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WHO officials: Some African countries are at risk of an outbreak rebound

WHO officials: Some African countries are at risk of an outbreak rebound

by YCPress

The World Health Organization’s regional director for Africa, Marchdiso Mutti, said on the 29th that the current African population in the implementation of epidemic prevention measures, coupled with coronavirus vaccination rate and low levels of nucleic acid testing, some African countries are facing the risk of a rebound in the epidemic.

Moody said at a video news conference the same day, African countries should suspend large-scale gatherings and strictly implement wearing masks and other preventive measures, otherwise the region’s new infections and deaths are likely to rise sharply.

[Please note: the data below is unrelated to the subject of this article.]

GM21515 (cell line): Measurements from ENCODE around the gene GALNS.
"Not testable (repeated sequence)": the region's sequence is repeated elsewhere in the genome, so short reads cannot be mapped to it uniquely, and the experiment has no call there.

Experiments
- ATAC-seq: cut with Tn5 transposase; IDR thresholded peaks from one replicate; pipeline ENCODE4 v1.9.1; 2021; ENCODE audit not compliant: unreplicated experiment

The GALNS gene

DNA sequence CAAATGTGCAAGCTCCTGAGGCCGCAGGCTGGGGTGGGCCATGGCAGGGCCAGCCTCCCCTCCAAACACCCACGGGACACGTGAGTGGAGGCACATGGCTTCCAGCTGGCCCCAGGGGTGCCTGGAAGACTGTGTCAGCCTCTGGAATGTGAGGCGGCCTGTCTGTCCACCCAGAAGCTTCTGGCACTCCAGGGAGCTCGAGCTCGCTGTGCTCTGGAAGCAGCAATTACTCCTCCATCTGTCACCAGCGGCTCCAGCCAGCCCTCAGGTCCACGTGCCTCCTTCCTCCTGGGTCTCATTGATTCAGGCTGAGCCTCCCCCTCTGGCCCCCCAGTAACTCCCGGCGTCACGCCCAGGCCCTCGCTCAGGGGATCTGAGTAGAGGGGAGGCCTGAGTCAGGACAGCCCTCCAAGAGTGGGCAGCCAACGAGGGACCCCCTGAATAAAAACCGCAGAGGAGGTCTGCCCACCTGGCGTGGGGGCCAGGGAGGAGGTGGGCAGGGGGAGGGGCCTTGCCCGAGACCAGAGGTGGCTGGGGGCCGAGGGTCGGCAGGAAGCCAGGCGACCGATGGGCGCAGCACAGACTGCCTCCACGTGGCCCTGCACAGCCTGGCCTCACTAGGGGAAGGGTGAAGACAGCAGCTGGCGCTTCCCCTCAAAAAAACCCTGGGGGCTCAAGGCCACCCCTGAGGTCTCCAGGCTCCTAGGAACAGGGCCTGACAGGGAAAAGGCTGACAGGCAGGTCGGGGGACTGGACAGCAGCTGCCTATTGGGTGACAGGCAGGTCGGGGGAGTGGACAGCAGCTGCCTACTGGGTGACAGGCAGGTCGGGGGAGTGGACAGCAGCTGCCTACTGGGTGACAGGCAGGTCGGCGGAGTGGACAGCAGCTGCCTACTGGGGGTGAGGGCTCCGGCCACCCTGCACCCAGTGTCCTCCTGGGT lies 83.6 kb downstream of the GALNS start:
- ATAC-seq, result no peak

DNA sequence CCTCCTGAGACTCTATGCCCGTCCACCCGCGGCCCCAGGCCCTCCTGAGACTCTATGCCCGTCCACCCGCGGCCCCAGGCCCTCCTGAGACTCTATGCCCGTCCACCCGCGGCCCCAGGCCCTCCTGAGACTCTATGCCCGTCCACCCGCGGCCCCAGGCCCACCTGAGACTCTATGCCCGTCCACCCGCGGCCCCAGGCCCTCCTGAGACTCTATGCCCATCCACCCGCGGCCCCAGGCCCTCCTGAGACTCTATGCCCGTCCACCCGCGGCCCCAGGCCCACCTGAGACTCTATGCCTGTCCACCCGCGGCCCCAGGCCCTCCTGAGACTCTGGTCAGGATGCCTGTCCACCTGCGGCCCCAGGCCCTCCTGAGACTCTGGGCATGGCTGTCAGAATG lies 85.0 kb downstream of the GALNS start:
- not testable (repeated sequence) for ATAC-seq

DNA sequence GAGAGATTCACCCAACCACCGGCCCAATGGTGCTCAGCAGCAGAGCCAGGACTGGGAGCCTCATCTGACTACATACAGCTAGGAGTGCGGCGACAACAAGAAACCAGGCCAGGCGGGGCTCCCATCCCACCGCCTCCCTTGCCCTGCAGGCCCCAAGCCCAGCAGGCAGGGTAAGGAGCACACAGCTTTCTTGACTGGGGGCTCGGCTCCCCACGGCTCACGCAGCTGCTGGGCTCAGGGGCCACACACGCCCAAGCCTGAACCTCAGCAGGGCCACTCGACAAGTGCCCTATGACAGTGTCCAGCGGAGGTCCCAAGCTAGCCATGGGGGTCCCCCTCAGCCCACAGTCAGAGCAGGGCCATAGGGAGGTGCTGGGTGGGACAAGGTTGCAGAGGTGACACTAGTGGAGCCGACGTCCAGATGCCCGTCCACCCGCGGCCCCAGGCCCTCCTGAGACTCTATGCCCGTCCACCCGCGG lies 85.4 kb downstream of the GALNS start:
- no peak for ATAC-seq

Mr Mutti said the surge in new infections and deaths in India, as well as the rise in new infections and deaths in other parts of the world, were clear signs that the new outbreak was not yet over in Africa.

Most of the new confirmed cases in Africa are not found in close contacts that have been identified, and most African countries do not track cluster cases and close contacts satisfactoryly, Murty said. African countries should step up nucleic acid detection and tracking, while accelerating vaccination and improving the implementation of prevention and control measures to avoid the deterioration of the epidemic and the overloading of public health systems.

According to a recent WHO risk assessment of coronavirus outbreak in 46 African countries, three countries face a very high risk of outbreak rebound, 20 countries are at high risk, 22 countries are at medium risk and only one country is at low risk. WHO says 31 of these countries have an average of less than 10 nucleic acid tests per 10,000 people per week, suggesting that current statistics may not be sufficient to reflect the reality of outbreaks in Africa.

According to data released by the African Centers for Disease Control and Prevention on the evening of the 29th, a total of 4536,258 confirmed cases of coronavirus pandemic in Africa, a cumulative total of 121,189 deaths.